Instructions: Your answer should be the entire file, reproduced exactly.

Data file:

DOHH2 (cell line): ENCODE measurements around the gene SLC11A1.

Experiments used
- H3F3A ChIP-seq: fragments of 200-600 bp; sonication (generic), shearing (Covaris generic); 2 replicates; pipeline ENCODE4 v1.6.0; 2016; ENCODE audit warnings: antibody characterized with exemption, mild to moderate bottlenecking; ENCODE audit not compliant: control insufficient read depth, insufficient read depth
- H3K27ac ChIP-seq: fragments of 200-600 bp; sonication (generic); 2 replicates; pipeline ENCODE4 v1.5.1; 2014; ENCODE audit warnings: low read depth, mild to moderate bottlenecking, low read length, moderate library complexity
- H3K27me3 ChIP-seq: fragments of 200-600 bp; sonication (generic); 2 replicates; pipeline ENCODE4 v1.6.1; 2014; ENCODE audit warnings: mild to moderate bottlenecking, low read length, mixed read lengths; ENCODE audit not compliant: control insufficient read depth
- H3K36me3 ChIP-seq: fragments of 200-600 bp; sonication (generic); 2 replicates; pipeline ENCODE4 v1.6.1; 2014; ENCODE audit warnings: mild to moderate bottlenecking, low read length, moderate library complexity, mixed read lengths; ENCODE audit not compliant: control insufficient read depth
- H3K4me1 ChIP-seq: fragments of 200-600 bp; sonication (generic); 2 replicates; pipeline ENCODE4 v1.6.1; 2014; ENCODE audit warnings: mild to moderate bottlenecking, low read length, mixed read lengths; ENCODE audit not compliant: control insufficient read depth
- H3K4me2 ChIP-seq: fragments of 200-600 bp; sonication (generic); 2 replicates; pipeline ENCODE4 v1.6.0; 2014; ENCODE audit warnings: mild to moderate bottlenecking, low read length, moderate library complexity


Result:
DOHH2 (cell line): ENCODE measurements around the gene SLC11A1.

Experiments used
- H3F3A ChIP-seq: fragments of 200-600 bp; sonication (generic), shearing (Covaris generic); 2 replicates; pipeline ENCODE4 v1.6.0; 2016; ENCODE audit warnings: antibody characterized with exemption, mild to moderate bottlenecking; ENCODE audit not compliant: control insufficient read depth, insufficient read depth
- H3K27ac ChIP-seq: fragments of 200-600 bp; sonication (generic); 2 replicates; pipeline ENCODE4 v1.5.1; 2014; ENCODE audit warnings: low read depth, mild to moderate bottlenecking, low read length, moderate library complexity
- H3K27me3 ChIP-seq: fragments of 200-600 bp; sonication (generic); 2 replicates; pipeline ENCODE4 v1.6.1; 2014; ENCODE audit warnings: mild to moderate bottlenecking, low read length, mixed read lengths; ENCODE audit not compliant: control insufficient read depth
- H3K36me3 ChIP-seq: fragments of 200-600 bp; sonication (generic); 2 replicates; pipeline ENCODE4 v1.6.1; 2014; ENCODE audit warnings: mild to moderate bottlenecking, low read length, moderate library complexity, mixed read lengths; ENCODE audit not compliant: control insufficient read depth
- H3K4me1 ChIP-seq: fragments of 200-600 bp; sonication (generic); 2 replicates; pipeline ENCODE4 v1.6.1; 2014; ENCODE audit warnings: mild to moderate bottlenecking, low read length, mixed read lengths; ENCODE audit not compliant: control insufficient read depth
- H3K4me2 ChIP-seq: fragments of 200-600 bp; sonication (generic); 2 replicates; pipeline ENCODE4 v1.6.0; 2014; ENCODE audit warnings: mild to moderate bottlenecking, low read length, moderate library complexity